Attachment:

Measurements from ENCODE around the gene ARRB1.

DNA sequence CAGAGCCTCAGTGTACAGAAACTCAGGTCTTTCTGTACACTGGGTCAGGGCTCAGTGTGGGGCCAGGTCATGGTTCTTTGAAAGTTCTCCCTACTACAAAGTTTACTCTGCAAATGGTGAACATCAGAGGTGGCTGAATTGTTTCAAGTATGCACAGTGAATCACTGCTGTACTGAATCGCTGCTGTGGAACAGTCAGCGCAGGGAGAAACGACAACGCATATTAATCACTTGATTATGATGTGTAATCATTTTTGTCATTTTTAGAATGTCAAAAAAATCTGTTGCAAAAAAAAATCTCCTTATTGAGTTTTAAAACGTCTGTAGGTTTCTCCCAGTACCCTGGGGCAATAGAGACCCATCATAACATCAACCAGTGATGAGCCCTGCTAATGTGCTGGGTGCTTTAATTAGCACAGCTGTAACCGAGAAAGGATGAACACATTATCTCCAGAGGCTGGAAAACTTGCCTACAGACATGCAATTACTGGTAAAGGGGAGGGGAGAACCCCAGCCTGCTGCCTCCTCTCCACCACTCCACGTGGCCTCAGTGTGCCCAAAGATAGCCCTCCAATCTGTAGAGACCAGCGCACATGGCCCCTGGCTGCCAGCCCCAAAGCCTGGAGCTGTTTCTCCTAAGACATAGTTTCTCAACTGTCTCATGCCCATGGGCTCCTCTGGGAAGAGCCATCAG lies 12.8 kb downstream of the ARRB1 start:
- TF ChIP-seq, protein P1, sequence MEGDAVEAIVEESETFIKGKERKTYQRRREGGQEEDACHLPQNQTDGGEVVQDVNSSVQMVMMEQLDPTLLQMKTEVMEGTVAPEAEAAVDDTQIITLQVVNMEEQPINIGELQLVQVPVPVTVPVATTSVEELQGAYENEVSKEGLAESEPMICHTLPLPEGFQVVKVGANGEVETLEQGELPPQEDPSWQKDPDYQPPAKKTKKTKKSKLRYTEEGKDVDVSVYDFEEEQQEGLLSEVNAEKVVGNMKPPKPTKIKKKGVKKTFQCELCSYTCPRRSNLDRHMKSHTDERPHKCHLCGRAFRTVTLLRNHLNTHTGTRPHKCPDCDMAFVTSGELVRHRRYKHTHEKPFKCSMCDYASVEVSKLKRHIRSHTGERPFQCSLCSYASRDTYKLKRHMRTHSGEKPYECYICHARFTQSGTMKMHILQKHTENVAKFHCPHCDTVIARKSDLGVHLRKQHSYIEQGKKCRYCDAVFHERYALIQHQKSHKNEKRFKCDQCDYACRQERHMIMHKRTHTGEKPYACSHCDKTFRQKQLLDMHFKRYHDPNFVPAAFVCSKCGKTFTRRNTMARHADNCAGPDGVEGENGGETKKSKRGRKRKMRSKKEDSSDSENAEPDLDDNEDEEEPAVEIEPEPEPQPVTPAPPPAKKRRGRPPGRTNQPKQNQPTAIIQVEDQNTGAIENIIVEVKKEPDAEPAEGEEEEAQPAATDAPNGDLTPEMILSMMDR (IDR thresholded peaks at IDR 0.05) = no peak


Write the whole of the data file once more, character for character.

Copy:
Measurements from ENCODE around the gene ARRB1.

DNA sequence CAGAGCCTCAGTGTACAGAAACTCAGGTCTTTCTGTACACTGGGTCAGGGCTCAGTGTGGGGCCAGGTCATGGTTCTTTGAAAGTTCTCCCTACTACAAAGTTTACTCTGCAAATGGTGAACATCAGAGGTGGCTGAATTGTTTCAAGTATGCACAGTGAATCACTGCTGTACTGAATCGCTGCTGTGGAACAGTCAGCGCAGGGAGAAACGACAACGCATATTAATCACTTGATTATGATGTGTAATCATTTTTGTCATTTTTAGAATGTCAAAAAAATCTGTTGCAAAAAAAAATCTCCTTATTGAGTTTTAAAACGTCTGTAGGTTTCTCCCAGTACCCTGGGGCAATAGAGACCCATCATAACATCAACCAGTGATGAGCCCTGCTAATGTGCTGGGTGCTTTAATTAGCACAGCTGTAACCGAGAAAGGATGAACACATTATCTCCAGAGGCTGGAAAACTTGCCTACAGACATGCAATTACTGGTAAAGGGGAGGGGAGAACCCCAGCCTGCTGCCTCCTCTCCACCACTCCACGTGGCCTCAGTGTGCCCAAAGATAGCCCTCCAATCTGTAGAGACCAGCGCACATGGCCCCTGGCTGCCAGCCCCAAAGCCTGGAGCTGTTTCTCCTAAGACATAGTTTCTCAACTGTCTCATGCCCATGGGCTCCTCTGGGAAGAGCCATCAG lies 12.8 kb downstream of the ARRB1 start:
- TF ChIP-seq, protein P1, sequence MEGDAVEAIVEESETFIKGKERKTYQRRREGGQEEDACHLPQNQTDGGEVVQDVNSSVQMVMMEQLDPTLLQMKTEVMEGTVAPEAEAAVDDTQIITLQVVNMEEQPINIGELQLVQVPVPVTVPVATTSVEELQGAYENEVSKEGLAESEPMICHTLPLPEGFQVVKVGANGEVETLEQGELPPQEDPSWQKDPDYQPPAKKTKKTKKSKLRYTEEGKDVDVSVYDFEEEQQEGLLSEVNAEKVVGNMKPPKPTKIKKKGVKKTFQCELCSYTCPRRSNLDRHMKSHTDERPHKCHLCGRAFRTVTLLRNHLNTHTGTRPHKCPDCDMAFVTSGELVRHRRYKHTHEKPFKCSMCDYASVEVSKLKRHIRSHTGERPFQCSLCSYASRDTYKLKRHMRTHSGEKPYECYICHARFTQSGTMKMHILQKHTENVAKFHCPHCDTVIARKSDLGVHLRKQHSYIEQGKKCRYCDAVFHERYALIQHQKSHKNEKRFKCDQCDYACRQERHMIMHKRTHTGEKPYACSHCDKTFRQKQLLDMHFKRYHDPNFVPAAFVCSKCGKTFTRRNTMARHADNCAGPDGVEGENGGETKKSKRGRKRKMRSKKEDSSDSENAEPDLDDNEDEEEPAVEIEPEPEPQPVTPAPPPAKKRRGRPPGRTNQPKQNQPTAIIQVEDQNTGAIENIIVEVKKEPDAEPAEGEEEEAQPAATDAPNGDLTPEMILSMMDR (IDR thresholded peaks at IDR 0.05) = no peak